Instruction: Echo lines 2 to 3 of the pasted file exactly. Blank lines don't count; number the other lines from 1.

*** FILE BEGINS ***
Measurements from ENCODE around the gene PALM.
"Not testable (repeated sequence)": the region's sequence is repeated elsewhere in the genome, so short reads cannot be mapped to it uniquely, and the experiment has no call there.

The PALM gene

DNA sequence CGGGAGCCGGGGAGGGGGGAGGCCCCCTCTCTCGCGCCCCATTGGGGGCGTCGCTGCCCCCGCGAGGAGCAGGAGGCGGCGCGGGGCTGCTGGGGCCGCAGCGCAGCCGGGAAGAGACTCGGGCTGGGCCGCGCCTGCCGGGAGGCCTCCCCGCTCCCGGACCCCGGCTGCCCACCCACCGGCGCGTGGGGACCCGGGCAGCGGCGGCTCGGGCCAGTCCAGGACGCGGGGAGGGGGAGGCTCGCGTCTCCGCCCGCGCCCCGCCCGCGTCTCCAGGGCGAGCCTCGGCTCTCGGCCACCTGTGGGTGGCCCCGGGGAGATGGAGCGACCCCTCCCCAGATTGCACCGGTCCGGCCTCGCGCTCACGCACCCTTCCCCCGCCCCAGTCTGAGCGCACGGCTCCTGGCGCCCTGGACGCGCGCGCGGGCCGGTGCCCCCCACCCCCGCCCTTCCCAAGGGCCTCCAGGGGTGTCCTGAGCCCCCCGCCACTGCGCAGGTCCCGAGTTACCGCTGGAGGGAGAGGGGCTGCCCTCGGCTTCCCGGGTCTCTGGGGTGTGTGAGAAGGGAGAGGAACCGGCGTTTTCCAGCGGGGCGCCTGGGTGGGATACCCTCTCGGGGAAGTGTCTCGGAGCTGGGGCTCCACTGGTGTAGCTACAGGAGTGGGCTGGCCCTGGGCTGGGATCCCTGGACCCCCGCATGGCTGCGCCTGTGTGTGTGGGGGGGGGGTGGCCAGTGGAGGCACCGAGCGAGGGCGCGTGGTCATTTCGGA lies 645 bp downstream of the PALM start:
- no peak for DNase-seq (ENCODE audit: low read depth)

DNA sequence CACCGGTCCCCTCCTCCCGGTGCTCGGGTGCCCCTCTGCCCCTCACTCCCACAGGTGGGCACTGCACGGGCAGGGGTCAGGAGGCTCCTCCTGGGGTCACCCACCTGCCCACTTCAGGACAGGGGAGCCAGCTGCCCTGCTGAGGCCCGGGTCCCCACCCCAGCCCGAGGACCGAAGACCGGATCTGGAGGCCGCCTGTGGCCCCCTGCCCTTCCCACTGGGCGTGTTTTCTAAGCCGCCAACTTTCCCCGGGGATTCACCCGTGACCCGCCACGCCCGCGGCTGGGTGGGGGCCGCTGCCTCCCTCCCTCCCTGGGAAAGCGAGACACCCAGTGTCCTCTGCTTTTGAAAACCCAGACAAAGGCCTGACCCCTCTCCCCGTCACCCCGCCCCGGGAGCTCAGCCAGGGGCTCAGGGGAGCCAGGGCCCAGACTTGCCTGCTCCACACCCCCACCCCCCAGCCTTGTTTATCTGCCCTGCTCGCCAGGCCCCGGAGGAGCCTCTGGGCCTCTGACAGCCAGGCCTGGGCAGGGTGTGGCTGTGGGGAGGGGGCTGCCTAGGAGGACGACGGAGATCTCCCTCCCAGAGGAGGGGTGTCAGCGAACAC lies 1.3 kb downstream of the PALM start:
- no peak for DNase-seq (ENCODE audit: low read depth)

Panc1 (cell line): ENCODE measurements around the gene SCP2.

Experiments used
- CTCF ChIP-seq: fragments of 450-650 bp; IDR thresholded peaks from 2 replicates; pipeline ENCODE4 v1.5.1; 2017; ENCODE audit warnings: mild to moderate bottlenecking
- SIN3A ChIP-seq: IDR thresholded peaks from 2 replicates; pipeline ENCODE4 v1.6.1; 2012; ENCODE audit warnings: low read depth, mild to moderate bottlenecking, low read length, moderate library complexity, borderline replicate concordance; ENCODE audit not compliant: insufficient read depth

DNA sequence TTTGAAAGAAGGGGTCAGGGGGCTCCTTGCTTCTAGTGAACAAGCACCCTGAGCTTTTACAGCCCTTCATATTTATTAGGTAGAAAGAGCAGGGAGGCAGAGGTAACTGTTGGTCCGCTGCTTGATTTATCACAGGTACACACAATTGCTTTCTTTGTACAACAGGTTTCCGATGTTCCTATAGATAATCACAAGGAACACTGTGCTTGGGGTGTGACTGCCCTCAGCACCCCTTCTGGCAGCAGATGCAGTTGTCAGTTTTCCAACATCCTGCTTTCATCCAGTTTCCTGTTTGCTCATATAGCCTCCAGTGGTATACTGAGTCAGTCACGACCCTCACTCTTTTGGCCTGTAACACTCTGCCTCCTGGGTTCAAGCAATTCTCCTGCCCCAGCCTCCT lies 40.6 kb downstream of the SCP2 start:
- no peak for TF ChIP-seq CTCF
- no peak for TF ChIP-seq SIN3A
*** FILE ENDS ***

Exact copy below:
"Not testable (repeated sequence)": the region's sequence is repeated elsewhere in the genome, so short reads cannot be mapped to it uniquely, and the experiment has no call there.

The PALM gene